Monday, September 18, 2017

(R) Multiple Linear Regression - Pt. (II)

In the previous article, we discussed linear regression. In this article, we will discuss multiple linear regression. Multiple linear regression, from a conceptual standpoint, is exactly the same as linear regression. The only fundamental difference, is that through the utilization of a multiple linear regression model, multiple independent variables can be assessed.

In this example, we have three variables, each variable is comprised of prior observational data.

x <- c(27, 34, 22, 30, 17, 32, 25, 34, 46, 37)
y <- c(70, 80, 73, 77, 60, 93, 85, 72, 90, 85)
z <- c(13, 22, 18, 30, 15, 17, 20, 11, 20, 25)

To integrate these variable sets into a model, we will use the following code:

multiregress <- (lm(y ~ x + z))

This code creates a new set ('multiregress'), which contains the regression model data. In this model, 'y' is the dependent variable, with 'x' and 'z' both represented as dependent variables.

We will need to run the following summary function to receive output information pertinent to the model:


The output produced within the console window is as follows:

lm(formula = y ~ x + z)

    Min      1Q  Median      3Q     Max 
-6.4016 -5.0054 -1.7536  0.8713 14.0886 

            Estimate Std. Error t value Pr(>|t|)   
(Intercept)  47.1434    12.0381   3.916  0.00578 **
x             0.7808     0.3316   2.355  0.05073 . 
z             0.3990     0.4804   0.831  0.43363   

Residual standard error: 7.896 on 7 degrees of freedom
Multiple R-squared:  0.5249, Adjusted R-squared:  0.3891 
F-statistic: 3.866 on 2 and 7 DF,  p-value: 0.07394

In this particular model scenario, the model that we would use to determine the value of 'y' is:

y = 0.7808x + 0.3990z + 47.1434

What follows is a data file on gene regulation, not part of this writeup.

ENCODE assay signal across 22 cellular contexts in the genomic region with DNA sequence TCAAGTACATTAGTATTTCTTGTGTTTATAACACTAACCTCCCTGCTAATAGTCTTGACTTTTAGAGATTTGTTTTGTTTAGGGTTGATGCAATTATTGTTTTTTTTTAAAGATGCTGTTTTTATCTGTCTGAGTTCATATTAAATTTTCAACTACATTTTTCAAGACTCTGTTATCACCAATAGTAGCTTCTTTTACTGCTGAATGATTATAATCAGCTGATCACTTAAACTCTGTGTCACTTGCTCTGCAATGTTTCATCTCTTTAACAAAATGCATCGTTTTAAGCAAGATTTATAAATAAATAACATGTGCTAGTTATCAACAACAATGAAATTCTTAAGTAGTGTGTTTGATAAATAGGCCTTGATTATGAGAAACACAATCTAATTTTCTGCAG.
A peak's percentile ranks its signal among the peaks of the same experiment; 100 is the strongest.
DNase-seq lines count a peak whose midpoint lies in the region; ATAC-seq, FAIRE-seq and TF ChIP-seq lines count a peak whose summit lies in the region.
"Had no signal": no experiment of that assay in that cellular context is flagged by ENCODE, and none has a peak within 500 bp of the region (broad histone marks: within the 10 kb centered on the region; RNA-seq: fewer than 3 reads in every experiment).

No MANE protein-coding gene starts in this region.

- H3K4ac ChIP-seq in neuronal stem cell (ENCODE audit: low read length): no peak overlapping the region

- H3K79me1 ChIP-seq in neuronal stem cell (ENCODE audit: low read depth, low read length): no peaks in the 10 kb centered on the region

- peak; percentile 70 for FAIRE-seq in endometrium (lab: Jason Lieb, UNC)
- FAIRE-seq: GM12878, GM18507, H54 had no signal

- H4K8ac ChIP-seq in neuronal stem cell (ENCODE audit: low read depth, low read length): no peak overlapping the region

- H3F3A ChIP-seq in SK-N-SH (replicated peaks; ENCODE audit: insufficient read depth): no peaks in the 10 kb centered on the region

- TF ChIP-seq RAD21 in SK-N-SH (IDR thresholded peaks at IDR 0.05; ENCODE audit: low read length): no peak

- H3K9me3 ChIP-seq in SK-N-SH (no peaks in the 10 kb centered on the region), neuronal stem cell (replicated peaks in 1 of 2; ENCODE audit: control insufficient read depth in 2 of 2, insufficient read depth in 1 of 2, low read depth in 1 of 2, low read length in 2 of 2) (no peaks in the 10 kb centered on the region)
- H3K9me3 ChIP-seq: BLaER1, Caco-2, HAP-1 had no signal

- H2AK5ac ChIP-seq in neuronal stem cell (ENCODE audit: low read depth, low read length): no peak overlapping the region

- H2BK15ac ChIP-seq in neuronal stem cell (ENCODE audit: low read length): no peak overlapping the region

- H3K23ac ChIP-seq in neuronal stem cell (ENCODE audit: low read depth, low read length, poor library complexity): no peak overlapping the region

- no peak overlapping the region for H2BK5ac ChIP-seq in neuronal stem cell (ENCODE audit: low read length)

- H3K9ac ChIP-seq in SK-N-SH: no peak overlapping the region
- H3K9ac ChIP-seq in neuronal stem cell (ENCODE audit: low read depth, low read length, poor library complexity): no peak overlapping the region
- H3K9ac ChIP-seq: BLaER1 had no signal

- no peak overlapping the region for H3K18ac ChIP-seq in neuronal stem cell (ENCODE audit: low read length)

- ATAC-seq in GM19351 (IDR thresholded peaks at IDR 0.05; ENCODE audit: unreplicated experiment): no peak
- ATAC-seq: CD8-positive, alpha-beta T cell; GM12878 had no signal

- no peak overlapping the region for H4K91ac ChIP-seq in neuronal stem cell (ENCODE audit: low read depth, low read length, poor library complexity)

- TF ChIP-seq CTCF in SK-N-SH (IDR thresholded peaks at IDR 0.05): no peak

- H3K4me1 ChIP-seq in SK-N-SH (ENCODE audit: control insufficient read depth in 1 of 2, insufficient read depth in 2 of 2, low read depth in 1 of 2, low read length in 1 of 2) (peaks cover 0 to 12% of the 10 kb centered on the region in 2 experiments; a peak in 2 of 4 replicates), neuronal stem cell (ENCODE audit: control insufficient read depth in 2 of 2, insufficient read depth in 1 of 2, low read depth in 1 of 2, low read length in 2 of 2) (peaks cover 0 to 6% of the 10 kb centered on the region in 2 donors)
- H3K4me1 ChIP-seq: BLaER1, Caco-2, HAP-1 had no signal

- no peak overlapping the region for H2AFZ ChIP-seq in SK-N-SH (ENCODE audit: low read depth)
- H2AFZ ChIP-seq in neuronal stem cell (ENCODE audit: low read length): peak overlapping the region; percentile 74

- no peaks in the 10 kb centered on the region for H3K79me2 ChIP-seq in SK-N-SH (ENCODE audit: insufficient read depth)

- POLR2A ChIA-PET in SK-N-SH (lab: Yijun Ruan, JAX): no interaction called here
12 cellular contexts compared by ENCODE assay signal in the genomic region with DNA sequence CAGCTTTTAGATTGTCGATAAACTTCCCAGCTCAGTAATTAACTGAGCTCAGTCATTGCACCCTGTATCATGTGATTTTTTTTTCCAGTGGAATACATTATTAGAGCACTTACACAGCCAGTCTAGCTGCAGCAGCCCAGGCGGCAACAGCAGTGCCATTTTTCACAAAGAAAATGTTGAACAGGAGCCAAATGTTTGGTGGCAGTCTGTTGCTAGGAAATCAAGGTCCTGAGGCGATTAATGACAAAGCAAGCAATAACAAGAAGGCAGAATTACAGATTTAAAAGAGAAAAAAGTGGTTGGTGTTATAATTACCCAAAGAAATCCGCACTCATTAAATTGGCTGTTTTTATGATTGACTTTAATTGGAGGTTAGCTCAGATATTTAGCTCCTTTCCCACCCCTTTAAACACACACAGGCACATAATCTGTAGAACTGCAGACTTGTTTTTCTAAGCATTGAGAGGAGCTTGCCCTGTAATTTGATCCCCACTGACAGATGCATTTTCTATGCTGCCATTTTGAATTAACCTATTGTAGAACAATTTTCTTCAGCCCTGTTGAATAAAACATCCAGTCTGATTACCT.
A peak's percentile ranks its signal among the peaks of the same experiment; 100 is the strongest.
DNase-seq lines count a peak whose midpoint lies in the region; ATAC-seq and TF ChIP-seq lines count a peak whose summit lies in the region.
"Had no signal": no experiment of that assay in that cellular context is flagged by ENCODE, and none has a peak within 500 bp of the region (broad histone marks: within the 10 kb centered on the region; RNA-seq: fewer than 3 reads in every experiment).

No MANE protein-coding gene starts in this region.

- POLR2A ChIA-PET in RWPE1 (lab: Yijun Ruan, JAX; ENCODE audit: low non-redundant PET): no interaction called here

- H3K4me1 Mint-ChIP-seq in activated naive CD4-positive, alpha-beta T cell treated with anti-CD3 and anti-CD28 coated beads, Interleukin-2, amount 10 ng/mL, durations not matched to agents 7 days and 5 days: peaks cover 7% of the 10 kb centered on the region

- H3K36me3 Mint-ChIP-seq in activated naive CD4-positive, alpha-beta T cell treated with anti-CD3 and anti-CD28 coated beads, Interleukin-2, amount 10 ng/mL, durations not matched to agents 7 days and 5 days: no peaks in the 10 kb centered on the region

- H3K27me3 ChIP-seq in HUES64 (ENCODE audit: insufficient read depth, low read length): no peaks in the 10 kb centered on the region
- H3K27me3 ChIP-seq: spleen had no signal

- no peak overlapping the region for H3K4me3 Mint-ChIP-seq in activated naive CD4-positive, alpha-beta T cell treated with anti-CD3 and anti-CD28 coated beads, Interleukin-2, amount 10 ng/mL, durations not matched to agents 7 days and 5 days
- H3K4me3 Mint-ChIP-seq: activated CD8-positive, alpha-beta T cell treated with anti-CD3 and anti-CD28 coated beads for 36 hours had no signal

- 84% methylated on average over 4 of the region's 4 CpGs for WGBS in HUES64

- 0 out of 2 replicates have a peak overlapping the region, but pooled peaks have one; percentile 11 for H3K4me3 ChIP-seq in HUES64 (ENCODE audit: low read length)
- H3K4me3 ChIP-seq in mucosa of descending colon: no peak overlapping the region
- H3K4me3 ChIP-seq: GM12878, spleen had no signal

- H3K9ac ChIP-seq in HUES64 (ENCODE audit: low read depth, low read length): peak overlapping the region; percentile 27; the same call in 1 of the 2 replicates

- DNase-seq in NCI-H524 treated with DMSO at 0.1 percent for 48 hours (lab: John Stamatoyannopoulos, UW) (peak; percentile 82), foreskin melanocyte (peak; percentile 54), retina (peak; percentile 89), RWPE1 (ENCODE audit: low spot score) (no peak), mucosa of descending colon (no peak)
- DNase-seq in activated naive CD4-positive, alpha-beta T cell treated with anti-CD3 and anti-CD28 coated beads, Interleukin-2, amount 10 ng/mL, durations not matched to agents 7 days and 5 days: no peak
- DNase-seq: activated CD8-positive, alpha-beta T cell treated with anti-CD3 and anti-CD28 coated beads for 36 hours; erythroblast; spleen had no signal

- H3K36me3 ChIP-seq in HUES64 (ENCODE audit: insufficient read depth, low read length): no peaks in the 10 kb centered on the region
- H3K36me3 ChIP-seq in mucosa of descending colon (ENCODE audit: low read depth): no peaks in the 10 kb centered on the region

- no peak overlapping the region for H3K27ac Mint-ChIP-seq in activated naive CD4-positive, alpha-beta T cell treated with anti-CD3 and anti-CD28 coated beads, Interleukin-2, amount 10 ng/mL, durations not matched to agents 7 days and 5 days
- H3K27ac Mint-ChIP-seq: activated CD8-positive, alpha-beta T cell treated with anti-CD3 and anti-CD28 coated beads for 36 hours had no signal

However, in investigating the results of the summary output, we observe that:

Multiple R-squared = 0.5249

Which can be a large enough coefficient, depending on what type of data we are observing...but the following values should raise some alarm:

p-value: 0.07394 (> Alpha of .05)


F-statistic: 3.866 on 2 and 7 DF


qf(.95, df1=2, df2=7) #Alpha .05#

[1] 4.737414

4.737414 > 3.866

If these concepts seem foreign, please refer to the previous article.

From the summary data, we can conclude that this model is too inaccurate to be properly accepted and utilized.

Therefore, I would recommend re-creating this model with new independent variables.

When creating multiple linear regression models, it is important to consider the values of the f-statistic and the coefficient of determination (multiple r-squared). If variables are being added, or exchanged for different variables within an existing regression model, ideally, the f-statistic and the coefficient of determination should rise in value. This increase indicates that the model is increasing in accuracy. A decline in either of these values would indicate otherwise.

Moving forward, new articles will cover less complicated fundamental aspects of statistics. If you understand this article, and all prior articles, the following topics of discussion should be mastered with relative ease. Stay tuned for more content, Data Heads!

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